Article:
NYRA Cares: Rider, counselor Francisco Barrera is a trusted mentor on the Belmont Park backstretch
As a jockey, Francisco Barrera disciplined himself to laser-focus on the next race – “looking at what was just ahead of me,” as he put it, “and taking it one step at a time in order to do my best.”
Now, with race riding in his past and based at Belmont Park, Barrera takes a similar approach in both his wide-ranging work as an exercise rider – and what Executive Director of the Backstretch Employee Service Team (B.E.S.T.) Paul Ruchames called, “a one-man, social-service program.”
In addition to working as an exercise rider in trainer Robert Falcone, Jr.’s barn, Barrera is an assistant tutor to fellow backstretch workers for “English as a Second Language” (ESL) classes; a trained drug-and-alcohol peer advocate coach; and manager of the weekly “bistro” where members of the backstretch community go for fellowship, snacks and to connect with family on laptops.
It’s a heavy load, making the 48-year-old Lima, Peru native, who retired from race riding in 2007, a rock on Belmont Park’s backstretch as a counselor, a mentor and just a friend to colleagues in need. If someone is having a personal issue, it’s often Barrera who takes the call and then the time, always he said, “with empathy, by putting myself in their place, and careful never to judge.”
There are no designated hours for Barrera’s volunteer role. The backstretch community knows how and where to find him 24/7, even when Belmont Park is bustling during morning training. “Sometimes, I have to ask somebody to wait because I need to ride a few more horses,” he says. “But I always get to the person and see if I can help them. We’re like a family here and we share problems. I’m always available to help.
“It’s a matter of using what I learned along the way and doing what I can where I can,” continued Barrera, who, in his career as a well-traveled jockey, rode in Peru, Ecuador and Brazil; before emigrating to the U.S. to ride at Payson Park in Florida, Thistledown Race Track outside Cleveland; and for a spell in 2007, in Saratoga. “And if I can help somebody with a problem, provide some companionship or just listen, I’m happy to do it.”
Most involvements are modest, often conversations over coffee at the Bistro or, as happened several months ago, a 4:30 a.m. visit to a dorm room, when Barrera ended up driving a resident to a detox facility. In some cases, Barrera refers a person to the B.E.S.T. on-site, state-licensed drug-and-alcohol outpatient treatment program or to Chaplain Humberto Chavez at the New York division of the Race Track Chaplaincy.
While Barrera embraces the challenge, he is too modest to talk much about his contributions. Others do that for him.
“What Francisco does, day in and day out makes him a true role model,” said Ruchames. “He is very well respected. And he’s a source of hope and inspiration for many on the backstretch.”
Chaplain Chavez agreed. “Francisco is a force for good, someone with the moral compass and the time to help a colleague in need,” he said. “And he does it with such humility and grace.”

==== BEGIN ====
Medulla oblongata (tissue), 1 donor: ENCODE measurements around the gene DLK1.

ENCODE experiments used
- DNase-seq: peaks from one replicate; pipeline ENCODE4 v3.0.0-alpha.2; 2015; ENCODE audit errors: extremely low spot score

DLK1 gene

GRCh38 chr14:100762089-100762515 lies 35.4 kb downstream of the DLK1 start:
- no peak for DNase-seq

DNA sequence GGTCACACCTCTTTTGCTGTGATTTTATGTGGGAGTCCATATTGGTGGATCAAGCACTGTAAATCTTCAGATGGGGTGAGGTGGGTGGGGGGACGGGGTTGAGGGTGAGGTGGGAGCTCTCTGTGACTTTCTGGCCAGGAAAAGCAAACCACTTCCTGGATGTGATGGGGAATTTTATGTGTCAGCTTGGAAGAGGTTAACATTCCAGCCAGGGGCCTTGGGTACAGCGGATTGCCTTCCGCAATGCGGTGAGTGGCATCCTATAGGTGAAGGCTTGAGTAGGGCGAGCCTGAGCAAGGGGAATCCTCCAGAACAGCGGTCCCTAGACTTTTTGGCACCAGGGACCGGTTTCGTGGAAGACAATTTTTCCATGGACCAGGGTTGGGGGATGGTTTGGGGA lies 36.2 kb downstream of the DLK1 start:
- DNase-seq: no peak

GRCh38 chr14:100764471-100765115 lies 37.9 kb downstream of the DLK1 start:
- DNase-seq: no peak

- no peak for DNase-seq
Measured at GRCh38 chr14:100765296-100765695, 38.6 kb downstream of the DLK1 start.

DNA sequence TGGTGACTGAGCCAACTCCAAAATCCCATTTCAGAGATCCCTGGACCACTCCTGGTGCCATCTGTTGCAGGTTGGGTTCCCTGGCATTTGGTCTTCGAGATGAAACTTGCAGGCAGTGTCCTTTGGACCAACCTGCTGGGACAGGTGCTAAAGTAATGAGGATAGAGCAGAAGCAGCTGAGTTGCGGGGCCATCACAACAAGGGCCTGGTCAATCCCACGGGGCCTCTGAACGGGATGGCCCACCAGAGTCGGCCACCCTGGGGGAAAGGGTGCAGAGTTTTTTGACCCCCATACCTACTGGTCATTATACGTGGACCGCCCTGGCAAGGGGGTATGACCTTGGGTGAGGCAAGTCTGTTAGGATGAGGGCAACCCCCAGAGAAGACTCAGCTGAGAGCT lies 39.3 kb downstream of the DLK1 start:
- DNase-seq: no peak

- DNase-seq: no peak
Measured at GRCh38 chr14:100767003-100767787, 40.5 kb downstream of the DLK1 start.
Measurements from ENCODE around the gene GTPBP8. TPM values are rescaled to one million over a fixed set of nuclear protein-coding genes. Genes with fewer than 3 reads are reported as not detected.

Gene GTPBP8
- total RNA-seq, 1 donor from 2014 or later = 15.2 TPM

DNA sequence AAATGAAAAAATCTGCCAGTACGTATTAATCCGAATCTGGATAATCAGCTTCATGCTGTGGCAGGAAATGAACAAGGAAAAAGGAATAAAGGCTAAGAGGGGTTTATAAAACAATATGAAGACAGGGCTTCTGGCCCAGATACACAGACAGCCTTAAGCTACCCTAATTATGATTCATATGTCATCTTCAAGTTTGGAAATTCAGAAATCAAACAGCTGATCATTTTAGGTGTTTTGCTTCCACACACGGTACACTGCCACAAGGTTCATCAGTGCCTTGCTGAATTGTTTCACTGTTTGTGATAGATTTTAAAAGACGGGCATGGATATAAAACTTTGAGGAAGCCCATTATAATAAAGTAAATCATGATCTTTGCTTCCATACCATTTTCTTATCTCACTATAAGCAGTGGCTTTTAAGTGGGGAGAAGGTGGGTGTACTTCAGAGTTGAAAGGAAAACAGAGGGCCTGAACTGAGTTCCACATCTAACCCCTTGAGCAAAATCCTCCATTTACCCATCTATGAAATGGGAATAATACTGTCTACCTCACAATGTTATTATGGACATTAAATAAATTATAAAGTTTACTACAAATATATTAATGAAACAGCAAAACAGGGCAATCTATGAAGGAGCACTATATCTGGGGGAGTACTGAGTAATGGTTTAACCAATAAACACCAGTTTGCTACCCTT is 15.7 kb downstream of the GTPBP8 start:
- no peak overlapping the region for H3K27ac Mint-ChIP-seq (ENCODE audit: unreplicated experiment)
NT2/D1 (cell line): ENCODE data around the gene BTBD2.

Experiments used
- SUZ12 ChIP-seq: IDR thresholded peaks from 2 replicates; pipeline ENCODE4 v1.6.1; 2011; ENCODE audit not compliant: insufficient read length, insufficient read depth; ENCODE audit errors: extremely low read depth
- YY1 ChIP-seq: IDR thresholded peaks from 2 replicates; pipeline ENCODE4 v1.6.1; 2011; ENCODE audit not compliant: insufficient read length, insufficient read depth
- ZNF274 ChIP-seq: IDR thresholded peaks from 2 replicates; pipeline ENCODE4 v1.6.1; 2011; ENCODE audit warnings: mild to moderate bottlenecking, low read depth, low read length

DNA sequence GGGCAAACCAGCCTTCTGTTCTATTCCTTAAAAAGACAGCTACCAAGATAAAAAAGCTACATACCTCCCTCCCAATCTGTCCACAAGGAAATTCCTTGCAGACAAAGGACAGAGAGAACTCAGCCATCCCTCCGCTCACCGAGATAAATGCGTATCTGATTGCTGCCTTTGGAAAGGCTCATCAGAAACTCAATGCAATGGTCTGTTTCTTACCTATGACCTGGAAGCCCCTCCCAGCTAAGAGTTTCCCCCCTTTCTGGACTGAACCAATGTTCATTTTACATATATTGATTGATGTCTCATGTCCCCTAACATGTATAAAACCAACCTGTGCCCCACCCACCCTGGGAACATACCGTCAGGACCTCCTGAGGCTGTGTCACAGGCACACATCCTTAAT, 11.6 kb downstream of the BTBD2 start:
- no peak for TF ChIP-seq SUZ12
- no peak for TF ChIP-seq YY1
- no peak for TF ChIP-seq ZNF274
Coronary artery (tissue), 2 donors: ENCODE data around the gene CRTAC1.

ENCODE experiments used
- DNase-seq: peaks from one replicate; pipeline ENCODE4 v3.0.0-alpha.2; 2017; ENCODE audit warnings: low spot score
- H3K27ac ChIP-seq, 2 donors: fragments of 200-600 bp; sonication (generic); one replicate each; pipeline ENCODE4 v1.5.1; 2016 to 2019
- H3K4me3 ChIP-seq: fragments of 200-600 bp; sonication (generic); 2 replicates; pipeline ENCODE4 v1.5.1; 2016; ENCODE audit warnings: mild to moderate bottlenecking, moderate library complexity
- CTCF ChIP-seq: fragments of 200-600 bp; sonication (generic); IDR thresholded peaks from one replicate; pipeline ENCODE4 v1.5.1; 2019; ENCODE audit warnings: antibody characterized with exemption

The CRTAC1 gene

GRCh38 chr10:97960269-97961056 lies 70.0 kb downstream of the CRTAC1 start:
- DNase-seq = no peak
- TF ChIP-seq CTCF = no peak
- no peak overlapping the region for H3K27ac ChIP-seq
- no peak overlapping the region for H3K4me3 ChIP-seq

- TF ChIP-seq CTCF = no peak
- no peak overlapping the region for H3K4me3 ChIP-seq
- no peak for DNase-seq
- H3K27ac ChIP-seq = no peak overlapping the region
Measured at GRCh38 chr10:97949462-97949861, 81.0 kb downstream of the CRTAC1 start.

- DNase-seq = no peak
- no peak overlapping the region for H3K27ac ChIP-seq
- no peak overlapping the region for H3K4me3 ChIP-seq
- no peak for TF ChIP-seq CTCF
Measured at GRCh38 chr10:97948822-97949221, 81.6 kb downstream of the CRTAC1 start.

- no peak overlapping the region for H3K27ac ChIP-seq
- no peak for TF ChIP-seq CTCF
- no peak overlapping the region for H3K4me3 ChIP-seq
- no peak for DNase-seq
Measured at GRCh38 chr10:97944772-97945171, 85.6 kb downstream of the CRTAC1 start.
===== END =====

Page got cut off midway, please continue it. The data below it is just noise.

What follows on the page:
Falcone, Jr. recalled the day that Barrera begged off a request to help transport a stakes horse in order to tutor the ESL class.
“It doesn’t surprise me at all,” said Falcone, Jr. of Barrera’s community efforts. “Francisco is dependable, always shows up and does his job the right way. He cares about the horses – and I can see him doing those things on the backstretch. He’s that type of person.”
Barrera completed peer advocate training two years ago at Ruchames’ suggestion and with the help of a scholarship from the New York Thoroughbred Horsemen’s Association (NYTHA).
“It taught me how important it is to listen when talking to people about their problems,” he said. “You need to learn how to separate yourself and really hear what they’re telling you.”
Barrera called his decision to become a go-to person on the backstretch as a way of helping others face the kind of challenges he has dealt with himself. Breaking his back and forced to retire from race-riding in 2007, he returned to Peru to recover and eventually worked his way back to racing, not as a jockey but as an exercise rider.
“Doctors told me I couldn’t ride anymore, but I found I could,” said Barrera. “You have to know what to do when you get on a horse. I told myself I could still make a living in this field, which I’m doing today.”
Arriving at Belmont Park in 2008, Barrera resolved to learn English to better communicate with trainers. Enrolling in B.E.S.T.’s ESL class, he became so proficient that he began serving as assistant tutor in the twice-weekly classes, a role he continues to relish.
“Seeing the confidence that people get from learning English is really great,” said Barrera. “It helped me and I know that with a lot of hard work, it can help others.”
In February 2021, when his brother, Miguel, passed away in Peru from COVID-19, Barrera was unable to travel home for the funeral and faced the kind of isolation and loneliness for which he counsels others.
Barrera credited his wife, Amy, and their three children, Fabiana, 25; Juan, 16 and Luciana, 12, with helping him cope. And as he is apt to do in many things, Barrera has made a special effort to be a mentor to his brother’s three sons, even from a distance.
“Whether it’s my nephews, my children or someone at the track, they know me and know I’m here for them,” said Barrera. “On the backstretch, it can be any time and any issue. Or it’s just needing someone to listen. They know I’m here.”
To learn more about B.E.S.T., please visit https://www.bestbackstretch.org/.
Getting to know…Matthew Cohen
This month’s edition of Getting to know…visits with Matthew Cohen, who, as President and CEO of the Long Island Association (LIA), advocates on behalf of the region’s small, mid-sized and large businesses.
Cohen is a resident of Commack and a lifelong Long Islander; and before his current role, served as the LIA’s Vice President of Government Affairs & Communications for 10 years. Previously, Cohen was executive director of government relations at the Long Island Power Authority and served as Long Island director for U.S. Sen. Charles Schumer.
Here, Cohen discusses the economic benefits generated by constructing a new Belmont Park.
Why support NYRA’s plan to modernize Belmont Park?
This project goes to the heart of our mission to support economic growth on Long Island. Simply put, a “new” Belmont Park means “jobs, jobs, jobs.” It would be a huge win for Long Island and for our state.
According to a recent study, rebuilding Belmont Park could generate $1 billion in economic activity and create 3,700 construction jobs. Once the track is rebuilt, it is projected to result in $155 million annually for the economy and could create 740 full-time jobs. The state and local governments would also benefit, with a potential additional $10 million in new taxes per year.